One of the objectives of “reform” was called “citizen participation.” Political parties were opened up through quotas and affirmative action programs. The results of that effort for citizen participation are reflected in public opinion polls and elections which indicate that the citizens have dropped out of the parties. They are eloquently protesting the inadequacies of this reformed process by refusing to be a part of it. “Reform” has enfranchised single interest groups to the felt exclusion of the general public. Campaign finance reforms subordinated the citizen to the political action committee. Candidates appeal to special interests instead of to the general interest more so than before “reform.”
The last candidate to talk sense was, like Roosevelt, a candidate of “bosses.” The first candidates of the “reformed” patties were Richard Nixon and George McGovern. In their early days the parties were imbued with a strong Jeffersonian commitment to individual freedom. Now they are heavily influenced by impersonal forces of organized labor, organized business, government itself — and a new egalitarianism. Lincoln would find ways to harmonize affirmative action with the Jeffersonian ideal of excellence. He accepted profit as a motivating force for the nation. Now the effort of reform is to redistribute profit — at some risk of not producing it.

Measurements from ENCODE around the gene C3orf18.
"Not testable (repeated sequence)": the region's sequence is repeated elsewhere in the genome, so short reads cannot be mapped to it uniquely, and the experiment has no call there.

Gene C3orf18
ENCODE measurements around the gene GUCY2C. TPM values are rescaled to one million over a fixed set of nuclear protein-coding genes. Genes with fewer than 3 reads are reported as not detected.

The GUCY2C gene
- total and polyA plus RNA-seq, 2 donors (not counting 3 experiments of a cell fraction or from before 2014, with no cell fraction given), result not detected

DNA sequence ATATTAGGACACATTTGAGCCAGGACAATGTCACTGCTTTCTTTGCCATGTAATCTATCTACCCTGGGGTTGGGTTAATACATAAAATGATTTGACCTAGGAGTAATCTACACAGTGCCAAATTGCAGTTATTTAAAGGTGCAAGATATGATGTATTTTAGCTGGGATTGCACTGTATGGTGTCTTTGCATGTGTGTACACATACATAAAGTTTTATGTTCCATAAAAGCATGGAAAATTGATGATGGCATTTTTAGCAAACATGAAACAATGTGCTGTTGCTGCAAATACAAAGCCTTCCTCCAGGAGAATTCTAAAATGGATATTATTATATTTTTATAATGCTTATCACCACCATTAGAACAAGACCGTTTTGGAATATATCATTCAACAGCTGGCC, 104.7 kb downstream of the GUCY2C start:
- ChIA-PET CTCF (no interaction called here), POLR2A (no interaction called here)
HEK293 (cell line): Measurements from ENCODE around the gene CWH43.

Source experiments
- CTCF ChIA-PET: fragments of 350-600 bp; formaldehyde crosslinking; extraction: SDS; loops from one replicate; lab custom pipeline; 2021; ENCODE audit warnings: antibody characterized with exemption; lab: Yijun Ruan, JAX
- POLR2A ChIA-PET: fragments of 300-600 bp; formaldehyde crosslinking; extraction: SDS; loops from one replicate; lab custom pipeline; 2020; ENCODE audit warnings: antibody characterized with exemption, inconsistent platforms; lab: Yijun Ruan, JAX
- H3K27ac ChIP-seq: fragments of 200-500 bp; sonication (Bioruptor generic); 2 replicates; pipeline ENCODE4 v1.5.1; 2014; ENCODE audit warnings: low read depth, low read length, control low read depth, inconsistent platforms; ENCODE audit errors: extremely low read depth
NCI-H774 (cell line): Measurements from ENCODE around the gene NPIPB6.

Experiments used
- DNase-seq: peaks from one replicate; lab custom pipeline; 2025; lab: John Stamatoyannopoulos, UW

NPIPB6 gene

The presidency may again require a new party to sustain it. Another “starveling of fate,” as Wendell Phillips called Lincoln, must be somewhere in this vast country ready to respond again to the disillusioned with a message of hope rooted in American tradition and faced to the future. That message could sustain the evolution of nations toward world citizenship and emancipate the energies of the individual. Principle and self-interest might be merged once more in a reaffirnation of American purpose. Perhaps people would come, as they did in Lincoln’s time, to the debates.
I am not certain the old parties with all their baggage could produce the candidates and ideas any more than they could in the mid-19th century. And if a new order of leadership is not forthcoming from the institutions of American self-goverment, then inflation, unemployment and recession will create a militancy in America that could find other outlets.
The public is dissatisfied with the existing order of things and rightly so. New parties have appeared at such times, rarely to succeed at the polls, but with lasting effects on the nation’s politics. It could happen again, and perhaps it should.